Thomas Wenz
Public Information Officer
[email protected]

Nadine Maeser
Asst. Public Information Officer
[email protected]


February 20, 2018

Government Relations and Public Affairs
580 Taylor Avenue
Annapolis, Maryland 21401

Maryland lawyers donate more than 1 million hours of legal service to help
state’s underserved

ANNAPOLIS, MD – Maryland lawyers donated approximately 1,150,205 hours of volunteer or pro bono legal services to help the state’s indigent population, according to the Current Status of Pro Bono Service Among Maryland Lawyers, 2016 report. The report was recently submitted to the Maryland Court of Appeals by the Administrative Office of the Courts.

Approximately 53 percent of the lawyers practicing full-time in the state helped people of limited means and other vulnerable populations with free or substantially reduced-fee legal services. Maryland boasts one of the highest rates of pro bono activity in the country, according to the American Bar Association Center of Pro Bono.

The 2016 report reflects a comprehensive poll of Maryland’s 39,800 lawyers, who have been required since 2002 to report their pro bono legal service hours to the state’s highest court on an annual basis. The majority of those doing free legal work dedicated from 10 to more than 50 hours. The polling also revealed the longer attorneys were in practice, the more likely they were to engage in volunteering. Solo practitioners and small firm members tended to offer their time and skills more frequently than those in large and midsize firms. Services included rendering legal help directly to people of limited means, assisting organizations serving the same population, giving organizational help to nonprofits, and working with entities on civil rights matters. Overall, those in the more rural parts of the state, such as Western Maryland and the Eastern Shore, reported the highest percentage of pro bono involvement.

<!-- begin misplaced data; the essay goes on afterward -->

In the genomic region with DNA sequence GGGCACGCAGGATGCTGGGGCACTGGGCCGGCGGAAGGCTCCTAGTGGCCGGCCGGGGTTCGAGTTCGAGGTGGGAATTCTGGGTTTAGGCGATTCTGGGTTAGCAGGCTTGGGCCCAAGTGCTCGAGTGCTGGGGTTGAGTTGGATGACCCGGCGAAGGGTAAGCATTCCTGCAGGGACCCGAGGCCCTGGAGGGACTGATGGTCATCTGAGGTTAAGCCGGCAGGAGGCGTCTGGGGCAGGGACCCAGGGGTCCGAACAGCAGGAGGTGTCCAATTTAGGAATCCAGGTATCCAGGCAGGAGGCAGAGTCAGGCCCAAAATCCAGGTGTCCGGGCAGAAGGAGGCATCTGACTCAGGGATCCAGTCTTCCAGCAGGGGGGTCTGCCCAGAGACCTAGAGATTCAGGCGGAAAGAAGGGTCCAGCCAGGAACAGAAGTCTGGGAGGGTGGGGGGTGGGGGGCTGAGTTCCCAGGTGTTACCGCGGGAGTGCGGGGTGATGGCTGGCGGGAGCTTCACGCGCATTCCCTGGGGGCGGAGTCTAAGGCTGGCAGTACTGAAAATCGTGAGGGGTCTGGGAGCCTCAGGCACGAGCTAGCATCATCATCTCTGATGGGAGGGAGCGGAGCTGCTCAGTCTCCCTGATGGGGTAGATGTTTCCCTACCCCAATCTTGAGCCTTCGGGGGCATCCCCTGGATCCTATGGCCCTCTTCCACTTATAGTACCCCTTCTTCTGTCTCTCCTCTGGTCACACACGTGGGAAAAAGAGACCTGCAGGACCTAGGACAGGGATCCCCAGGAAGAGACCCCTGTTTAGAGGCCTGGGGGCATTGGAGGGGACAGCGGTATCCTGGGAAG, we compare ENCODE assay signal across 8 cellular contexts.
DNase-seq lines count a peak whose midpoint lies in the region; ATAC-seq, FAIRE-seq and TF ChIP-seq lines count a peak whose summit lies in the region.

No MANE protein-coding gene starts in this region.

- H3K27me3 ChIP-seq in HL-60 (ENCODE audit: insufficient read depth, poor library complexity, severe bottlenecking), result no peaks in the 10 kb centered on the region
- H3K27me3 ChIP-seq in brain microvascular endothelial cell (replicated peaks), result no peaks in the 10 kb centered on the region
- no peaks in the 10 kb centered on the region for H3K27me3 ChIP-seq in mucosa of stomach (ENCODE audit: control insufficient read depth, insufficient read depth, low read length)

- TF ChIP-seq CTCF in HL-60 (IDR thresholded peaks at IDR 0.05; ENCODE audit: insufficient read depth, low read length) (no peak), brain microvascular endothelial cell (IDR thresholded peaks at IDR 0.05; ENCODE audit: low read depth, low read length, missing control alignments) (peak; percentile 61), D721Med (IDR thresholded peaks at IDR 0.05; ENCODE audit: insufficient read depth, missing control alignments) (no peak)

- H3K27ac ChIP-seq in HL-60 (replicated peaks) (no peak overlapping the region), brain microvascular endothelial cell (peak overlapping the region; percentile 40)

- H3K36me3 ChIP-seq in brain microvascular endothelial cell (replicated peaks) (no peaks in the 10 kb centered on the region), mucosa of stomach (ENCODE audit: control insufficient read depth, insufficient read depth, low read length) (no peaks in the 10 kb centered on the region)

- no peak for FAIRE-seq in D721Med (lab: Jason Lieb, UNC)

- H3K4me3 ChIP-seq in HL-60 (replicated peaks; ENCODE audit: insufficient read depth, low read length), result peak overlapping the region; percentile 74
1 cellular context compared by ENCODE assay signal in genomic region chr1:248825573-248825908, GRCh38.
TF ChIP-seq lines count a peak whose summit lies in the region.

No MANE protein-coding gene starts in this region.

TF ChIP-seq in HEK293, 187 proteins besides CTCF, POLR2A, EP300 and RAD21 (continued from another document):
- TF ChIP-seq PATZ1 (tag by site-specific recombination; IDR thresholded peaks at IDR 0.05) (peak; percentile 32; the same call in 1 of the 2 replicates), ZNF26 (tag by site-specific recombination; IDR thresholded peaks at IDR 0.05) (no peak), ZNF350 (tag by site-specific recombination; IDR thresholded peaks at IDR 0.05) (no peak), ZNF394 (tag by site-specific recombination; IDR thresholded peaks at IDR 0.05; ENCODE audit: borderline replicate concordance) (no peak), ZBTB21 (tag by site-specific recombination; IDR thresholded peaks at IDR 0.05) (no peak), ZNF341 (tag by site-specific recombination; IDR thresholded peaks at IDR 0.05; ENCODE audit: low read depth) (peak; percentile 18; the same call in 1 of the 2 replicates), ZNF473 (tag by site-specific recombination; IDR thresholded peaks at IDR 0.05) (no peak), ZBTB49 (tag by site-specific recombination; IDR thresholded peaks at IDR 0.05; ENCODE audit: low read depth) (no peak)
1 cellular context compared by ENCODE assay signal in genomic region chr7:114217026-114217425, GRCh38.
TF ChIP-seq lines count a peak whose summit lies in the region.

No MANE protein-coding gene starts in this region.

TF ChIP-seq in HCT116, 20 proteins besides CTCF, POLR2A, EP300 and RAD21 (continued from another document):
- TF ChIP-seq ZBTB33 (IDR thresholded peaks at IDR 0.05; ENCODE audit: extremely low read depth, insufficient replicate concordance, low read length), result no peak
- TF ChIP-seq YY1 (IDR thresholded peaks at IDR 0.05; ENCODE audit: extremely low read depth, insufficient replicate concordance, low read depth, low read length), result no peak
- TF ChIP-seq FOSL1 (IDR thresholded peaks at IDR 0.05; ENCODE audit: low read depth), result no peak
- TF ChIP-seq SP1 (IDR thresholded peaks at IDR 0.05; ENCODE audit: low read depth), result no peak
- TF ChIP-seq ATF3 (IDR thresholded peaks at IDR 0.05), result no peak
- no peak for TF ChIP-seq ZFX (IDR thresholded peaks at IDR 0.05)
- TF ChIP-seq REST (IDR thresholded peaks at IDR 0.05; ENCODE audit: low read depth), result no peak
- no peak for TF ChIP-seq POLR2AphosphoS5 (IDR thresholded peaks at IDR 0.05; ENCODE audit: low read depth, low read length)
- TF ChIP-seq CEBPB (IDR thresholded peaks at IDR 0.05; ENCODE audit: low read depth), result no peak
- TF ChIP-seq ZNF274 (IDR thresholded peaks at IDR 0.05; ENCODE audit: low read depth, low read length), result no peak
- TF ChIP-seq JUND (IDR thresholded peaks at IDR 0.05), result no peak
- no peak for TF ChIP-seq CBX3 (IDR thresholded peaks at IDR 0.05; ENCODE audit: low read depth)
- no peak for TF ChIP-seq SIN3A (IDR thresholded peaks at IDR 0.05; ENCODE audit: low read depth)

The report demonstrates lawyers actively volunteer and financially support legal services in their local communities. However, it also reveals challenges, as the types of law many attorneys practice do not necessarily correlate to the areas of greatest legal need, namely family law, consumer law, housing law and public benefits.

To make volunteer opportunities more accessible for lawyers, the Judiciary’s Standing Committee on Pro Bono Legal Service works with the Pro Bono Resource Center of Maryland (PBRC), the pro bono arm of the Maryland State Bar Association, and other legal services programs to ensure training, mentoring, malpractice insurance, and service-learning opportunities are available on a local level. Lawyers who want more information on getting involved in pro bono work can contact PBRC at or [email protected].

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